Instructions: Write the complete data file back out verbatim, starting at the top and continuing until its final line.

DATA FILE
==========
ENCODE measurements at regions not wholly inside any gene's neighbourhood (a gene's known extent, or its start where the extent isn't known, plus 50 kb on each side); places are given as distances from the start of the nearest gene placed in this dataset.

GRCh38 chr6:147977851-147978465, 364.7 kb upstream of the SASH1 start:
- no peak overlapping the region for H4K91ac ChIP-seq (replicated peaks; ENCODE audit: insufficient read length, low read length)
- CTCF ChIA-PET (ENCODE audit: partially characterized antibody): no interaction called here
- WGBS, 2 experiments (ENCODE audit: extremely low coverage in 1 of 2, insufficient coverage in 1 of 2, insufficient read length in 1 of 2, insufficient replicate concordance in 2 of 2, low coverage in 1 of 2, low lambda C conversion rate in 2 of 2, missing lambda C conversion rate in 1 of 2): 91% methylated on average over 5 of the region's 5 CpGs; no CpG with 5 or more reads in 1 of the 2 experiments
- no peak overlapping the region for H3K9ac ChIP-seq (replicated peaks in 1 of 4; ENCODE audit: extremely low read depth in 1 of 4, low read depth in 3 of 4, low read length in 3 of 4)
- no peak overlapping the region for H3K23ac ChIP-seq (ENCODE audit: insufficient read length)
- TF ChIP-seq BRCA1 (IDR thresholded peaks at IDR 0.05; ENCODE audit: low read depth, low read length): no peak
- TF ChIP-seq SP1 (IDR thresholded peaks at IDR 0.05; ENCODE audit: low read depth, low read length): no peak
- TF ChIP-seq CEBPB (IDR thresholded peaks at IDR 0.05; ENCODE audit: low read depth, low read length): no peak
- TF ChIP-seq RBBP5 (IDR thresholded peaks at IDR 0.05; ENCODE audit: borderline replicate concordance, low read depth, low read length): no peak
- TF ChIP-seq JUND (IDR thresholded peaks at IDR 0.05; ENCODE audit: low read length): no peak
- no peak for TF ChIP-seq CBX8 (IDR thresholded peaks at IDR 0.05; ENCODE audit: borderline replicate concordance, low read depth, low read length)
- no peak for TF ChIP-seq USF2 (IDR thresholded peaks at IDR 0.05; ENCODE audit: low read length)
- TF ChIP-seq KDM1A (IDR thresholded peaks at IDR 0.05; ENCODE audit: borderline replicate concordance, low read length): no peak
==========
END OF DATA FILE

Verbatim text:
ENCODE measurements at regions not wholly inside any gene's neighbourhood (a gene's known extent, or its start where the extent isn't known, plus 50 kb on each side); places are given as distances from the start of the nearest gene placed in this dataset.

GRCh38 chr6:147977851-147978465, 364.7 kb upstream of the SASH1 start:
- no peak overlapping the region for H4K91ac ChIP-seq (replicated peaks; ENCODE audit: insufficient read length, low read length)
- CTCF ChIA-PET (ENCODE audit: partially characterized antibody): no interaction called here
- WGBS, 2 experiments (ENCODE audit: extremely low coverage in 1 of 2, insufficient coverage in 1 of 2, insufficient read length in 1 of 2, insufficient replicate concordance in 2 of 2, low coverage in 1 of 2, low lambda C conversion rate in 2 of 2, missing lambda C conversion rate in 1 of 2): 91% methylated on average over 5 of the region's 5 CpGs; no CpG with 5 or more reads in 1 of the 2 experiments
- no peak overlapping the region for H3K9ac ChIP-seq (replicated peaks in 1 of 4; ENCODE audit: extremely low read depth in 1 of 4, low read depth in 3 of 4, low read length in 3 of 4)
- no peak overlapping the region for H3K23ac ChIP-seq (ENCODE audit: insufficient read length)
- TF ChIP-seq BRCA1 (IDR thresholded peaks at IDR 0.05; ENCODE audit: low read depth, low read length): no peak
- TF ChIP-seq SP1 (IDR thresholded peaks at IDR 0.05; ENCODE audit: low read depth, low read length): no peak
- TF ChIP-seq CEBPB (IDR thresholded peaks at IDR 0.05; ENCODE audit: low read depth, low read length): no peak
- TF ChIP-seq RBBP5 (IDR thresholded peaks at IDR 0.05; ENCODE audit: borderline replicate concordance, low read depth, low read length): no peak
- TF ChIP-seq JUND (IDR thresholded peaks at IDR 0.05; ENCODE audit: low read length): no peak
- no peak for TF ChIP-seq CBX8 (IDR thresholded peaks at IDR 0.05; ENCODE audit: borderline replicate concordance, low read depth, low read length)
- no peak for TF ChIP-seq USF2 (IDR thresholded peaks at IDR 0.05; ENCODE audit: low read length)
- TF ChIP-seq KDM1A (IDR thresholded peaks at IDR 0.05; ENCODE audit: borderline replicate concordance, low read length): no peak